Inserting the Insulation Into the Roof Ceiling

We are inserting the salvaged poly iso insulation board into the top floor ceiling of the house between the joists. All the joists have been sistered with “new” salvaged joists. You can see the bolts holding them together. We are packing four layers of poly iso board, making it an air tight R 36. The roof insulation is obviously the most important in terms of insulation so we are making it very well insulated.

Below the insulation will be a radiant barrier of aluminum foil that will reflect back the heat into the building. On top of the roof will be two inches of waterproof extruded polystyrene insulation board and then the earth for the green roof.

After all this, the roof will be very well insulated, probably close to R 50. Since the Poly ISO is salvaged from another job it is very cheap so we are using as much as we can possibly fit into the space. It is the same Poly ISO we are selling on the main page.

inserting polyiso insulation into the ceiling

Above: inserting polyiso insulation into the ceiling

Below: you can see the poly iso has all been inserted. You can also see the joists. On some we have added two more, making three sistered joists in some places. These joists are each 3x8 inches thick. We did this to make the roof as strong as possible to carry the green roof. It should last another 100 years.

About the author: Gennaro Brooks-Church

2 comments to “Inserting the Insulation Into the Roof Ceiling”

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  1. Gennaro Brooks-Church - December 19, 2008 at 9:11 pm

    Hmmm….It also depends where you are since that will determine your shipping price.

    Unlike my situation, space is not an issue for you. I need to get the absolute most R value per inch because I have to go between the joists.

    Another option you have is to use blown in cellulose. I like cellulose but it only works when you have space. It is more green than foam since foam uses petrochemicals and cellulose is just old paper. Combine that with a vapor barrier and you have a nice airtight setup.

    But that is just another option if you are not close to Brooklyn. If you are near then using my panels with a radiant/vapor barrier makes a lot of sense. You get the same airtightness as spray foam but a lot more R value per inch and a lot greener setup.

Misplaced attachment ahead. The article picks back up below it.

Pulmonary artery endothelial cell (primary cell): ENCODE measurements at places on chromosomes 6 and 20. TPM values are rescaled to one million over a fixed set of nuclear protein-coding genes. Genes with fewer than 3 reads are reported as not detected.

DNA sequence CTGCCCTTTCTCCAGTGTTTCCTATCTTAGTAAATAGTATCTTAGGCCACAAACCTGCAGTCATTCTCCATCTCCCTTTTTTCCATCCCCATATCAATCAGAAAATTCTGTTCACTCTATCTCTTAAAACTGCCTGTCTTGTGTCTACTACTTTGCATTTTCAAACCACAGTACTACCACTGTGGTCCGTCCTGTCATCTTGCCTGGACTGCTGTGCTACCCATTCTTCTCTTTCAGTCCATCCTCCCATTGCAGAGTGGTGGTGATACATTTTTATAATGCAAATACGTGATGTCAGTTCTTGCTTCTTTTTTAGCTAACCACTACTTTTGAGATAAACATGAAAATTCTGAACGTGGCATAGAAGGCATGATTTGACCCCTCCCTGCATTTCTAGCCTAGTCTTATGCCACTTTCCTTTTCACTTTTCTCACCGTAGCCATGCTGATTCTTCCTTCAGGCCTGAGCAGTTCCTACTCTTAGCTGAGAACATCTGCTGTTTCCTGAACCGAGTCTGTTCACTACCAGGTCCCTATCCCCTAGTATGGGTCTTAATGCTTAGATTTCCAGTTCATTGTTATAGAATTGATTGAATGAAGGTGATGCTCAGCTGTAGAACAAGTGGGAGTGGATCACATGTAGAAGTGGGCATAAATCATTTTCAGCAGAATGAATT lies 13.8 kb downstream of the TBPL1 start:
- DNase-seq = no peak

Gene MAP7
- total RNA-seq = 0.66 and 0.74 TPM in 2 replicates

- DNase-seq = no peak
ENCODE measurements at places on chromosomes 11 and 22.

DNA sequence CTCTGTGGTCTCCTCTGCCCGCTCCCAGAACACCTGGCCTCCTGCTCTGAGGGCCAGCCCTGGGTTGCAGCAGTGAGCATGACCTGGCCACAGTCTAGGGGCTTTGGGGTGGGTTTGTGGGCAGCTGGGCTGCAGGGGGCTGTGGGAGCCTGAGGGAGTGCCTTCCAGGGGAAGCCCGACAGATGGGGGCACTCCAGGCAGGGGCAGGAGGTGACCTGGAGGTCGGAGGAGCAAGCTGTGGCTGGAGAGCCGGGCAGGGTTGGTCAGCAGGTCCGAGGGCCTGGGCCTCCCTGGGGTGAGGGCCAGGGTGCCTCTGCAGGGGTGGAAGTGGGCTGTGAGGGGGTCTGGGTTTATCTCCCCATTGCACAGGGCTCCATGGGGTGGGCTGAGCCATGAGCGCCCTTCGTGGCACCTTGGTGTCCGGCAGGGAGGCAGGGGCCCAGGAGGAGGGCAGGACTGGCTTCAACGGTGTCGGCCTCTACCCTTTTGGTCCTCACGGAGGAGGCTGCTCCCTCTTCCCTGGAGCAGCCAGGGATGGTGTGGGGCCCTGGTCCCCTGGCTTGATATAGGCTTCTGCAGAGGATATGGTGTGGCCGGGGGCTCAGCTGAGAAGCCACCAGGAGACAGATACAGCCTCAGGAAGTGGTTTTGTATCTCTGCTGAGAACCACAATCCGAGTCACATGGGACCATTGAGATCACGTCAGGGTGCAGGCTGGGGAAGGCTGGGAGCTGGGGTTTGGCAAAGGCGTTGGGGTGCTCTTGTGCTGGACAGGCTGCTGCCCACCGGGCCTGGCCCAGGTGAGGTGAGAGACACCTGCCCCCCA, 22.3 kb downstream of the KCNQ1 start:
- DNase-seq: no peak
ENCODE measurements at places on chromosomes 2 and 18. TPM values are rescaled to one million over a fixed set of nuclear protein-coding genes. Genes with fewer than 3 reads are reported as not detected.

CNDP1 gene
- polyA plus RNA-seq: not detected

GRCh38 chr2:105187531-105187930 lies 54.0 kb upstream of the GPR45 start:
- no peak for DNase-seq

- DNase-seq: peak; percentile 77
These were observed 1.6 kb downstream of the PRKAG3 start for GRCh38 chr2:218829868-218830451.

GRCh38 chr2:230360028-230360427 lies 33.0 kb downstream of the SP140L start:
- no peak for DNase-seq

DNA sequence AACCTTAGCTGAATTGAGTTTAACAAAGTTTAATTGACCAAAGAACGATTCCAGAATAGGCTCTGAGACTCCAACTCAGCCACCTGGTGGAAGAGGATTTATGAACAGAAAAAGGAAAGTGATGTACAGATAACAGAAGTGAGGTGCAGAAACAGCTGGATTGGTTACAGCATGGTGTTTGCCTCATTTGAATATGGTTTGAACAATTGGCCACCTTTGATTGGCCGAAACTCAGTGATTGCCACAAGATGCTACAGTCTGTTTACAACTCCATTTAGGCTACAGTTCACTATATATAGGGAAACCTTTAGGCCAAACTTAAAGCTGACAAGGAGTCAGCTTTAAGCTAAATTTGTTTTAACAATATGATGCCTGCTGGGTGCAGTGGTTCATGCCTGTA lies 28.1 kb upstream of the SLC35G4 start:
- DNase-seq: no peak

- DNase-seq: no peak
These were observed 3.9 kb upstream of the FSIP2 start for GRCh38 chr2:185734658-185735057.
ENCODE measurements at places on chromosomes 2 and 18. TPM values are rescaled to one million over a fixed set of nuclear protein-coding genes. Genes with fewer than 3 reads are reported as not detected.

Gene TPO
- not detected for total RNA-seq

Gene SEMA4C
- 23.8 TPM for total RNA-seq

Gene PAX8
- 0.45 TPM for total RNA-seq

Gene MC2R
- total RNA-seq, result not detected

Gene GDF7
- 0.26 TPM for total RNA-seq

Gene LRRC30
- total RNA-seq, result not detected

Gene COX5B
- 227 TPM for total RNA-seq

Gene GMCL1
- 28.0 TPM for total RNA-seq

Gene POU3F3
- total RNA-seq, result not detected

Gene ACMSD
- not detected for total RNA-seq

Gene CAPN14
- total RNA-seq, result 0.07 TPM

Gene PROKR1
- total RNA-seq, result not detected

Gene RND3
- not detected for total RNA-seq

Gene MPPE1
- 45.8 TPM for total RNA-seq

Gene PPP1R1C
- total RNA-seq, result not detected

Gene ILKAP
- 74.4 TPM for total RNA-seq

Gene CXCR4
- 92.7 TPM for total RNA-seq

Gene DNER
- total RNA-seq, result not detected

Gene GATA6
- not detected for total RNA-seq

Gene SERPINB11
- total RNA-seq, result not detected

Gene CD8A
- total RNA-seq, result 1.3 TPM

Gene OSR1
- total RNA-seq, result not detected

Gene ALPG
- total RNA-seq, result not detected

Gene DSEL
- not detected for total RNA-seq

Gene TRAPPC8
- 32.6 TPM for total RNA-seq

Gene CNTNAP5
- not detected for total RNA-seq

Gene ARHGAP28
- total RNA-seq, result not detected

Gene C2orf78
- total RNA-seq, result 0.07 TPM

I’ll send you an email.

  2. vinnie - December 19, 2008 at 6:58 pm

    I have been giving this avenue alot of thought. I have a 10/12 pitch attic truss roof to insulate. If I go with the ceiling insulation I plan a 2-3 inch spray foam and 12 unfaced fiberglass It gives about a real r50 but much more effective. However If I were to insulate under the actual roof deck I only have an 2×8 in member and am unsure as to airflow and deck temp issues. I have a ridge vent so there will be appropriate flow if i insulate the ceiling but If I were to follow your example I believe I would need a more airtight gap in order to replicate the spray in foams tightness and insulation value. In order to use your foam I would have to use a combination I think of both spray in and placing your panels inbetween as well as on top of the members to get the desired r value. Obviously I will not be getting a straight answer from the foam salesman. Any Ideas?
    the ceiling surface is about 35×55 whereas the ceiling deck is in total about 55×55 (both sides) If it could be figured out I could put a major dent in your foam stockpile.

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